Divinity: Original Sin II Announced, Kickstarter Campaign Launching on August 26th

So much for embargoes! Larian Studios were planning to announce their new game at 3 PM CEST today, but Italian website multiplayer.it jumped the gun and published its article on the project early: it's Divinity: Original Sin II, a full-fledged sequel to Larian's RPG smash hit from last year. The game will be partially funded with a Kickstarter campaign launching on August 26th and Larian will be showing a prototype at this year's PAX Prime.

Now that the cat's out of the bag, Larian CEO Swen Vincke decided to publish his blog post on the project earlier than intended, rather than waiting until the official deadline. In his blog, Vincke explains that Original Sin II will be Larian's most ambitious game yet, and why the developer decided to return to Kickstarter. We'll have to wait until the campaign's launch to learn of the game's new features and details (Vincke is teasing a scene with "enormous implications" that should make RPG lovers' hearts beat faster), but it's still a good read:

I’m hopeful that our players will find Divinity: Original Sin 2 a worthy cause to back though; it really goes beyond what’s been done so far in turn-based RPGs and it’s going to be a lot of fun to play. Actually, it already is and we’ll be showing a prototype at Pax Prime where people will be able to get a taste of it.

Divinity: Original Sin 2 builds further on the foundations we’ve been laying with Divinity: Original Sin (D: OS), and Divinity: Original Sin – Enhanced Edition (D: OS EE). For us, this allows for an unprecedented focus on the gameplay. We won’t be “losing time” building the elementary systems that typically take up more than 60% of our development time. Instead, we can start building the world immediately and try out all kinds of things.

That also means we have much more room for fine-tuning. If we can convince our players to help us, then that should allow us to make a real diamond. When we made D: OS, we did a lot of experimentation with systems, constantly improving them and offering them to our players for feedback. I believe it was a shining example of the power of early access, which both provides a developer with feedback as well as the funding to integrate that feedback. It was also the best development process I’d ever seen.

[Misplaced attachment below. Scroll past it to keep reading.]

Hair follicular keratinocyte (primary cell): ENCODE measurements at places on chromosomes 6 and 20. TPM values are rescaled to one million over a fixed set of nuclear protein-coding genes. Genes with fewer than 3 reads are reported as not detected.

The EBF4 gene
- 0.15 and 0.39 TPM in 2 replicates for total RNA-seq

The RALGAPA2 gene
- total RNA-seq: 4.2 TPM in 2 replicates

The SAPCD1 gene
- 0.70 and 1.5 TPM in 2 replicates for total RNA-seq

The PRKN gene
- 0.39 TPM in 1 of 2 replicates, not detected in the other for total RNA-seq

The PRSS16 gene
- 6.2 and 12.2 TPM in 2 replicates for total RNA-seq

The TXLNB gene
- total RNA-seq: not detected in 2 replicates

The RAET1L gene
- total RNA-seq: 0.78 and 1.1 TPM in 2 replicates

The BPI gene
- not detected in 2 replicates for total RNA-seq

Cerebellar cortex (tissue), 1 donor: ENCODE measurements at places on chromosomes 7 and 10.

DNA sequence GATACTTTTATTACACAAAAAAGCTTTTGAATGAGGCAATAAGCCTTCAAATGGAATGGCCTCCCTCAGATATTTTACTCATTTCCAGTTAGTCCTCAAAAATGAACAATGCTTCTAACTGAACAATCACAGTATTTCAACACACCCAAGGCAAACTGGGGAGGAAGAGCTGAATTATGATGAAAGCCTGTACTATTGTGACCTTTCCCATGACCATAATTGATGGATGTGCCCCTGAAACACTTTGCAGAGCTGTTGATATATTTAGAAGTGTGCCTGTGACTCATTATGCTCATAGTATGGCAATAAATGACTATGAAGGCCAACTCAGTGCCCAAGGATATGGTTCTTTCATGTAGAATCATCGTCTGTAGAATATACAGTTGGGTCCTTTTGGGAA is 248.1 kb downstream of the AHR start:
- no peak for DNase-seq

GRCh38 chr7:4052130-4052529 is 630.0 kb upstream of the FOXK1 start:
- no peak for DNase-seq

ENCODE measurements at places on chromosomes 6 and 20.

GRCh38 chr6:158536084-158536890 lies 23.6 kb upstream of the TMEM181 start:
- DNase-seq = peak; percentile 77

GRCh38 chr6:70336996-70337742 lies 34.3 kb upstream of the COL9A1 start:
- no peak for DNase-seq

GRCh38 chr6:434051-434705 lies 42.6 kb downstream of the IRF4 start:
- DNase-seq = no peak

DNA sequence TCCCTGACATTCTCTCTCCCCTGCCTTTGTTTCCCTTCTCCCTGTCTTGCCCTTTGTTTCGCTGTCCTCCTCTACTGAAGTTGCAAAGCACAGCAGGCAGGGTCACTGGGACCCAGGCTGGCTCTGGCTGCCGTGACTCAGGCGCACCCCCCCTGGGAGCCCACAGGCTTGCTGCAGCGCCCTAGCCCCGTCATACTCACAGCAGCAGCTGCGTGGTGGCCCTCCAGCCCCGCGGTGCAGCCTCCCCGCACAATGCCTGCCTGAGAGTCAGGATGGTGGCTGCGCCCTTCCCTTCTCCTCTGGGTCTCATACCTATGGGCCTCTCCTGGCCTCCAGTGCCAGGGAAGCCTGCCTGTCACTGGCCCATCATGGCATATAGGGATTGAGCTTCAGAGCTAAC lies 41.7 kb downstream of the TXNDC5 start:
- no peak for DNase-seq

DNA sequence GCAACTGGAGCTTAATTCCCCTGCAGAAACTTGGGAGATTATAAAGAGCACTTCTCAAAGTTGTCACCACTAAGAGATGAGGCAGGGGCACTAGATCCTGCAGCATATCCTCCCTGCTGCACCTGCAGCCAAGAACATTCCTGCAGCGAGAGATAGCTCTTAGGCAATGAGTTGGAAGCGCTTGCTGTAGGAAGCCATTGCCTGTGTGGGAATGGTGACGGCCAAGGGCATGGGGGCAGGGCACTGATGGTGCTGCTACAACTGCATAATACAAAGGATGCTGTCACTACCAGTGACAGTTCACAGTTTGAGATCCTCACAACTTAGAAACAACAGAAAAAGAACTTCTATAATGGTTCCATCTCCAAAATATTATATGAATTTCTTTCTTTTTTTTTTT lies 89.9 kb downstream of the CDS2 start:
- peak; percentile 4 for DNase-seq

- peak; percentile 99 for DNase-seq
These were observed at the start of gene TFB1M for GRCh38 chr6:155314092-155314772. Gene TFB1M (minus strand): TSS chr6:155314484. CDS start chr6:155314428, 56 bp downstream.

Now that news about D:OS 2 is in the open, I can also talk a bit about the commercial reasoning behind making D:OS EE. By now, the investment we did in D:OS EE is beyond what most would consider reasonable, both financially and in terms of time we’ve been putting in. But, other than allowing us to perfect the game which I think always make commercial sense, the work that is being done on D:OS EE would in any case still have had to be done for D:OS 2. So it’s not as if we haven’t been moving forward. On the contrary, all the money we’re investing in D:OS EE is also investment in the tech that’s powering D:OS 2. And the tech can do a lot.

Put simply, if you were to compare what we’re doing to what Bioware did back in the day with Baldur’s Gate and Baldur’s Gate 2, D:OS 2 is to be our Baldur’s Gate 2 — building further on our equivalent of Baldur’s Gate; D:OS.


Update: a Kickstarter update for Divinity: Original Sin is out, confirming the news and revealing the official website. Head on there if you have strong opinions on Kickstarter rewards, because apparently the folks at Larian are listening.